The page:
"There appears to be kind of a desperate, almost fierce nature to pursue this until they find something," said Mr Gleason's lawyer, Jeff Ruch, of Public Employees for Environmental Responsibility. Mr Ruch accuses the investigators of taking issues raised during the normal scientific peer-review process and acting as though they constitute evidence of wrongdoing.

He has filed a complaint with the department under its new scientific integrity policy, saying these issues should be investigated not by the Office of Inspector General, but by a review performed by other scientists.

Polar bears are the world's largest land carnivores and it is widely believed that extensive melting of the summer sea ice in the Arctic will seriously compromise the bear's ability to hunt the seals which are their principal food.

Independent Comment
blog comments powered by Disqus

Day In a Page

Show us you care: the rise of good cause labelling

Go on... show us you care

Ribbons, pins, noses, a 'tache: the rise of good cause labelling
The ballad of Rasha and Devorah

The ballad of Rasha and Devorah

The blind, mentally disabled piano virtuoso from the West Bank and her Jewish teacher
Tributes to Philip Gould, a giant in life and in death

Tributes to Philip Gould, a giant in life and in death

Philip Gould will be mourned by the party he helped into power
Olympic athletes to train on timber from 'endangered' forests

So much for a "truly green Games"?

Olympic athletes to train on timber from 'endangered' forests
Google doodle honours Marie Curie's 144th birthday

Who is today's Google doodle of?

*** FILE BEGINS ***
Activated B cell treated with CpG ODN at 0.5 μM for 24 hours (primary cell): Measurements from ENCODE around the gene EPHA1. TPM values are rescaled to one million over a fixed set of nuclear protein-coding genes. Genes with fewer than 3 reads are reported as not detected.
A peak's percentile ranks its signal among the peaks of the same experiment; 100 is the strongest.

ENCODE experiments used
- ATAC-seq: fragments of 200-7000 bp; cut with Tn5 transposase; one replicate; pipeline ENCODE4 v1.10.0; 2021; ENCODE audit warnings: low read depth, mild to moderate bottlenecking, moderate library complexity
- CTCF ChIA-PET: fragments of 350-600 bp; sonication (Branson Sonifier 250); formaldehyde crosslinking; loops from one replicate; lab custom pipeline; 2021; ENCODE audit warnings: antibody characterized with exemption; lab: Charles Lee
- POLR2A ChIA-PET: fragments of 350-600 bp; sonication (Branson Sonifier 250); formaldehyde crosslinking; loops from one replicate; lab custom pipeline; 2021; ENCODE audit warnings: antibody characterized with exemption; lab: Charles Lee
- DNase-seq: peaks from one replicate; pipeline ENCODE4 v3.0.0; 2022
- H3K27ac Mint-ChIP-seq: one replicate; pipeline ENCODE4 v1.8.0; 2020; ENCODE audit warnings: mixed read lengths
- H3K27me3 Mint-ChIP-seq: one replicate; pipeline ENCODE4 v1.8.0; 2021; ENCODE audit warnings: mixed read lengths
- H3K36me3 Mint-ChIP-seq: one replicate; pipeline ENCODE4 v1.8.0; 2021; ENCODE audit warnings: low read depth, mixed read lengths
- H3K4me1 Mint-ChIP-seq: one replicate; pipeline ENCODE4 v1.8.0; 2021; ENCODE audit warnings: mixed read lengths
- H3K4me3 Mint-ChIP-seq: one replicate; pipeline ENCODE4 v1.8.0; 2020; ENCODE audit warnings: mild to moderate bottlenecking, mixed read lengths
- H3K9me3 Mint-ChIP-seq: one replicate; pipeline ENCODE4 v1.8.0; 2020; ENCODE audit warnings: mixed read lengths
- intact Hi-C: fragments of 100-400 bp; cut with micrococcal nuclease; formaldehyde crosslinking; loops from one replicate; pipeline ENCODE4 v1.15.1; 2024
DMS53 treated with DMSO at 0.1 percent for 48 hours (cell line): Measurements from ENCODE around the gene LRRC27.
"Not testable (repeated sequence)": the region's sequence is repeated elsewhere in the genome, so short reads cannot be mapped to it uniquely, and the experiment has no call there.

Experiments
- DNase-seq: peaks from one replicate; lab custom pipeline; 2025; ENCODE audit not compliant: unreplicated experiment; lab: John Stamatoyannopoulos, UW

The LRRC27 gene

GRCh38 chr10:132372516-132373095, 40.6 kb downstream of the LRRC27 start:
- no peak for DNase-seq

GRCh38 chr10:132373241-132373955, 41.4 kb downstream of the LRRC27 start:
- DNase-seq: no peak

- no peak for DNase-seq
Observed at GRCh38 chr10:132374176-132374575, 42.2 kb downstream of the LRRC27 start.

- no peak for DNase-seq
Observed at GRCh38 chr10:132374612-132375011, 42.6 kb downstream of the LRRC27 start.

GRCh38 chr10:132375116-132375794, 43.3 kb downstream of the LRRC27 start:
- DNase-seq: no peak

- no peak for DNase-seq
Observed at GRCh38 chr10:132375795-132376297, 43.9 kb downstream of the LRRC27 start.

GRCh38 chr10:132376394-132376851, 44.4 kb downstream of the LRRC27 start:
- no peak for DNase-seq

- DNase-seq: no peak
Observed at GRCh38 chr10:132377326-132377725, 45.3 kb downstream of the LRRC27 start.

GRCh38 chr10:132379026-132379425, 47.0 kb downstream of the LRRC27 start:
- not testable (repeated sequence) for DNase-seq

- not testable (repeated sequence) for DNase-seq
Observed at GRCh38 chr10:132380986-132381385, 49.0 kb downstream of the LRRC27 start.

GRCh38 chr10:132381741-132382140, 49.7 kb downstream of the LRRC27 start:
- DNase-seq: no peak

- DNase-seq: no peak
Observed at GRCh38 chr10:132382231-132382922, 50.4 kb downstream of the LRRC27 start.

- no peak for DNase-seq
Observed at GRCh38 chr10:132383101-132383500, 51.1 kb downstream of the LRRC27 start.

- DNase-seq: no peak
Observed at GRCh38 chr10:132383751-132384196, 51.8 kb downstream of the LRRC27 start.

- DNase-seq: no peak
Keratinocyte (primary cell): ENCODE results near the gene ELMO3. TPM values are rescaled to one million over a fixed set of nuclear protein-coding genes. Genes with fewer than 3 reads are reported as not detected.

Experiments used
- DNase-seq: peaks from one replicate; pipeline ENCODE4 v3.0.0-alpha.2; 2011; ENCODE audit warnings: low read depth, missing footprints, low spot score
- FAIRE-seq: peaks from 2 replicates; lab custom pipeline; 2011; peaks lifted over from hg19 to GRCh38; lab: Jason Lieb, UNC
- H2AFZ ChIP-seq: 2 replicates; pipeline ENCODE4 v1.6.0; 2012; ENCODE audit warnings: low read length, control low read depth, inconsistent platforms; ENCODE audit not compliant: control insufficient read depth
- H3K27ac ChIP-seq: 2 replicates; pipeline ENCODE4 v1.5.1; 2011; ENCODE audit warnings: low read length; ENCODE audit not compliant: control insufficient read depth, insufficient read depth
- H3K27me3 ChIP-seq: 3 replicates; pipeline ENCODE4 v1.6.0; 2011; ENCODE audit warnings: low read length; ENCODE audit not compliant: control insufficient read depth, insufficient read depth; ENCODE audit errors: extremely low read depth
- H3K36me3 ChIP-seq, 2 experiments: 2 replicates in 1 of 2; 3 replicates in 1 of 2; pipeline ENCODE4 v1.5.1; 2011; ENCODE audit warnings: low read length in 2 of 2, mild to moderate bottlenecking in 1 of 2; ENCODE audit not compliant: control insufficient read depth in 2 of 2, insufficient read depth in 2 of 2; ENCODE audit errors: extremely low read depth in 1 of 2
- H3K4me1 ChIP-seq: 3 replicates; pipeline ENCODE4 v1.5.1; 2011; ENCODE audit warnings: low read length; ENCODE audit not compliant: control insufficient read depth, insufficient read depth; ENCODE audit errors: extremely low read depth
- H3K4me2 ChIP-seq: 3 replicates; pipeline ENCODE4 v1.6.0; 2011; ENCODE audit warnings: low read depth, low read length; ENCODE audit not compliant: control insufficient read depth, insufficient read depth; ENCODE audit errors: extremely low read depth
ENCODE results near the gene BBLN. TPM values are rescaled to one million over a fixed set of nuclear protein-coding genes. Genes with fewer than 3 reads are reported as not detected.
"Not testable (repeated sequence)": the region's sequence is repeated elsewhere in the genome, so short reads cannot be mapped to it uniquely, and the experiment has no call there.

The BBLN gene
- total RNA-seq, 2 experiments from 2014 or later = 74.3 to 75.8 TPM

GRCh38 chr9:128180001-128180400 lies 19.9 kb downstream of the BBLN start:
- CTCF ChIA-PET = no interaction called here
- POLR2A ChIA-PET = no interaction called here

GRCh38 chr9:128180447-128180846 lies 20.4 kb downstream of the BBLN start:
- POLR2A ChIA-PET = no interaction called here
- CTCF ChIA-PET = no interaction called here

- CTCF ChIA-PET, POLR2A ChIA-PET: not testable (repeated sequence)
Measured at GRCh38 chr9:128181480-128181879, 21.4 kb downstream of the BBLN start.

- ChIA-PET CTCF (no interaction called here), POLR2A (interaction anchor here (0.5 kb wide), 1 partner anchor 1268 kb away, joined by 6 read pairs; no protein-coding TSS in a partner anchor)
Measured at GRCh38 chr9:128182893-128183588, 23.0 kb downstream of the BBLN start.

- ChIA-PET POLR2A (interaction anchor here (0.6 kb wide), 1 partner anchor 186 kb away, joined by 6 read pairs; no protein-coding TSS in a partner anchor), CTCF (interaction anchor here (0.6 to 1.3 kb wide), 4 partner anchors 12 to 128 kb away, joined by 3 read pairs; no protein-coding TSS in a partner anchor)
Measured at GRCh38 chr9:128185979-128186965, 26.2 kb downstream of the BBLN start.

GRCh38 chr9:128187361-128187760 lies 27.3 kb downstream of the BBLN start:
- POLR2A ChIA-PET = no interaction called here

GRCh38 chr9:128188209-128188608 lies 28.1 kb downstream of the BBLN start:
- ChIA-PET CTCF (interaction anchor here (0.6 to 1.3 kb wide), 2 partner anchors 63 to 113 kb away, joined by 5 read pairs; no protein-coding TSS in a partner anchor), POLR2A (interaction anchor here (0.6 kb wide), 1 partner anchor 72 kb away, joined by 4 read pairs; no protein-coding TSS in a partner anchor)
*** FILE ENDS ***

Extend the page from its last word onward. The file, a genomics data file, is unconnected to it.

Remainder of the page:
Marie Curie's 144th birthday is celebrated by the search engine
Endurance events: Going beyond the burn

Going beyond the burn

Why are we pushing ourselves harder, further and faster?
The ten best health monitors

The ten best health monitors

From Tens machines to head lice combs
The rise of the super tutor

The rise of the super tutor

Competition for school and university places causes rise in 'super tutors'
Sergei Polunin: One giant leap for British ballet

Sergei Polunin: Jumping for joy

How the dancer combines stardom with plans to open a celebrity tattoo parlour
The ten best new men's scents

The ten best new men's scents

Discover brand new blends and imaginative twists on time-honoured classics
David Abraham: 'Channel 5 thinks it's clever, but we're still the No 1'

'Channel 4 is still the No 1'

Channel 4's chief executive tells Ian Burrell about the fight for young viewers
Gareth Pugh: His Dark Materials

His Dark Materials

Gareth Pugh's dramatic designs have long wowed the fashion follower. Now he's moving into make-up
Picture gallery: Haj pilgrims perform devil stoning ritual

Haj stoning ritual

Pilgrims commemorate Abraham's stoning of the devil
'Carlos the Jackal' faces new trial over terrorist attacks in France

'Carlos the Jackal' faces new trial

Venezuelan-born 'celebrity terrorist' will face court over 1980s killings
Leonardo da Vinci: A brush with genius

Leonardo da Vinci: A brush with genius

These awe-inspiring paintings make this an unmissable exhibition